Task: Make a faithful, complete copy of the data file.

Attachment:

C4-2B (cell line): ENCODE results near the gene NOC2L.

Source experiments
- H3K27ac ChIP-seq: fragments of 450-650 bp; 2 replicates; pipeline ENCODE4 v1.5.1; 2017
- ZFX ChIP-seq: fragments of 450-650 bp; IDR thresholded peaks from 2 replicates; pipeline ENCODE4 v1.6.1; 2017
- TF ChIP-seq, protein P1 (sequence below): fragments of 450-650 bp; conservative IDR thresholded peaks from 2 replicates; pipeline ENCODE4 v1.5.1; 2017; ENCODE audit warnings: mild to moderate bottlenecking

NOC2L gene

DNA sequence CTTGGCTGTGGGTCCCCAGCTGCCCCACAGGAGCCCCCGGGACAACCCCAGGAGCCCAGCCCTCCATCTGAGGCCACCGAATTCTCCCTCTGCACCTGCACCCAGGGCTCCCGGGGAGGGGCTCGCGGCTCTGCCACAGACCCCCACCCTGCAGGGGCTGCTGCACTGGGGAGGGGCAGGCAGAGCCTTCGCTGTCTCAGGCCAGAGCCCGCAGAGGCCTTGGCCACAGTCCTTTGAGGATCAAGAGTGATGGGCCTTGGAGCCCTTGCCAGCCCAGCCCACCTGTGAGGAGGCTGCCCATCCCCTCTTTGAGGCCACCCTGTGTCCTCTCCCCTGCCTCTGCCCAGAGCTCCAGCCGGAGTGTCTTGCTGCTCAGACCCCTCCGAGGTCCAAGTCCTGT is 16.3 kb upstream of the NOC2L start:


C4-2B (cell line): ENCODE results near the gene NOC2L.

Source experiments
- H3K27ac ChIP-seq: fragments of 450-650 bp; 2 replicates; pipeline ENCODE4 v1.5.1; 2017
- ZFX ChIP-seq: fragments of 450-650 bp; IDR thresholded peaks from 2 replicates; pipeline ENCODE4 v1.6.1; 2017
- TF ChIP-seq, protein P1 (sequence below): fragments of 450-650 bp; conservative IDR thresholded peaks from 2 replicates; pipeline ENCODE4 v1.5.1; 2017; ENCODE audit warnings: mild to moderate bottlenecking

NOC2L gene

DNA sequence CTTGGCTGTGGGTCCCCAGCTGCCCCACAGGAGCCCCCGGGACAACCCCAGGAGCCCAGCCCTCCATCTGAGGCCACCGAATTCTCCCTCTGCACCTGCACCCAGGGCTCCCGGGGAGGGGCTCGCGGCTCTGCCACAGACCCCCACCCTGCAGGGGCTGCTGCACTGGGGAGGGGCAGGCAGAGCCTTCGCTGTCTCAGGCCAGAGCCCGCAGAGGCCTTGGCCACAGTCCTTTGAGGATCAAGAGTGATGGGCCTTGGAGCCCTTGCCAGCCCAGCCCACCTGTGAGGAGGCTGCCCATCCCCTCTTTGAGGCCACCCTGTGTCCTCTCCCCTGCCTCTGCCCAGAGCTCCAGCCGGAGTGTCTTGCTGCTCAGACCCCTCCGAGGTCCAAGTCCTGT is 16.3 kb upstream of the NOC2L start: